The idea for my latest book, The Magical Detectives and the Forbidden Spell first began when I read a passage by the writer Thomas De Quincey. He's one of my favourite authors, not because he's a great writer. He can be pretty turgid a lot of the time but every now and again he has these little flashes of brilliance that make all the rest worth while.
For anyone who doesn't know it, De Quincey was a nineteenth century writer, a friend of the poet Samuel Taylor Coleridge and, as he relates in his best-seller The Confessions of an English Opium Eater, a reformed drug-addict.
In his Autobiographical Sketches , which I much prefer to the Confessions, he describes the impact that hearing the story of Aladdin and his magic lamp had upon him when he was a child. But the story as De Quincey repeats it, is slightly different to the standard version. I've tried to track his version down but as far as I can see there is no evidence that it ever existed, except perhaps in his mind.
In De Quincey's Aladdin a magician living in Africa becomes aware by his secret art of an enchanted lamp locked away in a subterranean chamber from which it can only be released by the hands of an innocent child. But not just any child. The child who can bring the lamp back into the world must have a special horoscope written in the stars, entitling him to take possession of it. But where should such a child be found?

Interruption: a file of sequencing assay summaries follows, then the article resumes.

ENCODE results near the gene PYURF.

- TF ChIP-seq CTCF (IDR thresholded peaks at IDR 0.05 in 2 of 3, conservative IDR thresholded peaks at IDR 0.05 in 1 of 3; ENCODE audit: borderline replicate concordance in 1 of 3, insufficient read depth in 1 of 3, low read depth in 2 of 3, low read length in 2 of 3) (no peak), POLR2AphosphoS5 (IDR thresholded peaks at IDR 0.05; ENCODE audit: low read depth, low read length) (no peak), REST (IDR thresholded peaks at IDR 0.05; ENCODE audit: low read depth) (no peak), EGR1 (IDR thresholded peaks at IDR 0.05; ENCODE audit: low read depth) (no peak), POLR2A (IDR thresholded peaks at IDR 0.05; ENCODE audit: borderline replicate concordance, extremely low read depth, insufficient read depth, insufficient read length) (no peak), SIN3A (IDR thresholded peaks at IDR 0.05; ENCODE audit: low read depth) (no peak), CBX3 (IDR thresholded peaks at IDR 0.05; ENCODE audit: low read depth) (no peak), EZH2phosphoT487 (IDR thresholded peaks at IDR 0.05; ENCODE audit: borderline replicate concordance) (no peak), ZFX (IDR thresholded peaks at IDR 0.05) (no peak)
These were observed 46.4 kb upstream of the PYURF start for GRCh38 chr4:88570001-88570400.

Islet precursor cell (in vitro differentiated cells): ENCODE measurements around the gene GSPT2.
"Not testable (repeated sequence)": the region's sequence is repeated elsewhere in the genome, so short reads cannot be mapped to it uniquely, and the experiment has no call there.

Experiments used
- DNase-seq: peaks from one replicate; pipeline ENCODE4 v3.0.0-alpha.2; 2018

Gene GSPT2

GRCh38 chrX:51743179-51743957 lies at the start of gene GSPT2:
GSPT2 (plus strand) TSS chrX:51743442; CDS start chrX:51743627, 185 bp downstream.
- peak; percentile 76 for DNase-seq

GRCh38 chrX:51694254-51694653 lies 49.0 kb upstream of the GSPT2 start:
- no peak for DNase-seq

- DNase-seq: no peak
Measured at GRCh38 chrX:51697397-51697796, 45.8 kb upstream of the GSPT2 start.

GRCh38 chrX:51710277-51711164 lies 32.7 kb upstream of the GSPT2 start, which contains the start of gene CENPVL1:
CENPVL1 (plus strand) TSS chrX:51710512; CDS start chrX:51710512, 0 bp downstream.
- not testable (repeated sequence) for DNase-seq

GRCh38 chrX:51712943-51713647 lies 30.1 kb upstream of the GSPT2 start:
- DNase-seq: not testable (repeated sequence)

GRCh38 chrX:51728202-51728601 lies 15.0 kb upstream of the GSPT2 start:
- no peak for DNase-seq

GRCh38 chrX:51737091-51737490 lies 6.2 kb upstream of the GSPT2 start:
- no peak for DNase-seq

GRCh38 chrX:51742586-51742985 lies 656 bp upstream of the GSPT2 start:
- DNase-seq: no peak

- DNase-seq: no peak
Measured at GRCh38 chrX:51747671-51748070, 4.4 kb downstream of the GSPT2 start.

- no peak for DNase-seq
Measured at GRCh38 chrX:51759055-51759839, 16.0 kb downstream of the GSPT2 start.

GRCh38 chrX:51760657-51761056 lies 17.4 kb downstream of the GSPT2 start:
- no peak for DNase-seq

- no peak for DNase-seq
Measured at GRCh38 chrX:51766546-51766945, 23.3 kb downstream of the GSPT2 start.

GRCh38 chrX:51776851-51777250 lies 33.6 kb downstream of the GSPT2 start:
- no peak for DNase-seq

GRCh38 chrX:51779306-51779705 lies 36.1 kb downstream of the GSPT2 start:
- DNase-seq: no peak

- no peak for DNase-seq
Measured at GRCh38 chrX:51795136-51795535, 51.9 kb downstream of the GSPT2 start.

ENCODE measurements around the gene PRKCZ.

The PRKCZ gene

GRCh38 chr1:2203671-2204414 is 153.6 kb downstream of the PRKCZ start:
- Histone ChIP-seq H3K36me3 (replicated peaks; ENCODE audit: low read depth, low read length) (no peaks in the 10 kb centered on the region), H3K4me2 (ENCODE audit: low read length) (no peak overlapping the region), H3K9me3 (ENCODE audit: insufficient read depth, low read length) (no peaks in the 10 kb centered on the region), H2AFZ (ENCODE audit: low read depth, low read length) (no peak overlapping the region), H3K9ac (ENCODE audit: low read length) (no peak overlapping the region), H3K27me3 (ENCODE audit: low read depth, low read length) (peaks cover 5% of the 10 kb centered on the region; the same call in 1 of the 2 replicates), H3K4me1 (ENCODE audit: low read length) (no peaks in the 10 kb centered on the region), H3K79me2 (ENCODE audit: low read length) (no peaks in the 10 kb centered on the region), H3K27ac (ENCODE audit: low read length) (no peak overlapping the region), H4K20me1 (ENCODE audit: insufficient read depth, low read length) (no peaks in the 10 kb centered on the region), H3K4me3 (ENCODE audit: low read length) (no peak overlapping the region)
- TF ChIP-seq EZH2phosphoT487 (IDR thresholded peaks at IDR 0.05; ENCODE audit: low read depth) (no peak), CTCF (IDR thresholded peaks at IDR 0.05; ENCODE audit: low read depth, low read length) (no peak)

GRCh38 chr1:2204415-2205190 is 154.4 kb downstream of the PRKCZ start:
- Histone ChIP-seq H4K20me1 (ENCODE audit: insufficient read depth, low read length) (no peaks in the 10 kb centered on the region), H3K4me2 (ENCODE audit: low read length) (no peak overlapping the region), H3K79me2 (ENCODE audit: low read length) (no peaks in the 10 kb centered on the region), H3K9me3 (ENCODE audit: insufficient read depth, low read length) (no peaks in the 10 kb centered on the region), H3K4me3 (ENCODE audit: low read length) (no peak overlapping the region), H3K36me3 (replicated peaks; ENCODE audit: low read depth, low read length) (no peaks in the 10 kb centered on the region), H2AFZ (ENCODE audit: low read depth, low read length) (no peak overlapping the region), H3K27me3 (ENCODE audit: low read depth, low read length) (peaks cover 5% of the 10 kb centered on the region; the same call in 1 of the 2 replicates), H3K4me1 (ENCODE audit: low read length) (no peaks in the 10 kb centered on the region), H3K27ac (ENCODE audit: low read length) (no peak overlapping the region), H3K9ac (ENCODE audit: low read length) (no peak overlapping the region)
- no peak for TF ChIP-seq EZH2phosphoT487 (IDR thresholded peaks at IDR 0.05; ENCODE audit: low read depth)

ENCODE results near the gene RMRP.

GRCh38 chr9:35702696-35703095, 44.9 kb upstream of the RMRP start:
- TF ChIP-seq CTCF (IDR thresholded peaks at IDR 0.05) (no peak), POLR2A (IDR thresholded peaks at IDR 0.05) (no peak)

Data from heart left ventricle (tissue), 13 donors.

This is the point where De Quincey's version diverges from the regular version. In De Quincey's story the magician puts his ear to the ground and listens to the innumerable sounds of footsteps from every corner of the world and amongst them, at a distance of six thousand miles, playing in the streets of Baghdad he distinguishes the particular steps of Aladdin.
De Quincey was thrilled and obsessed by this image. He talked it over eagerly with his sister, Elizabeth, whom he looked up to greatly. Together they speculated about how the magician could tell from the sound of footsteps on the other side of the world, that this was the very boy he sought. And this was De Quincey's conclusion.
'It had seemed to me that the pulses of the heart, the motions of the will, the very phantoms of the brain must repeat themselves in secret hieroglyphics uttered by those flying footsteps and when I expressed this idea to Elizabeth, she nodded eagerly and told me how she firmly believed that all the inarticulate and brutal sound of the globe must represent a secret language, that somewhere there must be a key to that language and that the man or woman who could find that key would know all that there was to be known.'
When I read this passage I, too, felt thrilled because deep in some dark chamber of my mind I caught the glitter of a new story, a tale about a magical language of such incredible power that its use was forbidden and all knowledge of it hidden away from the world until a twist of fate that would bring a fragment of that language to the light of day.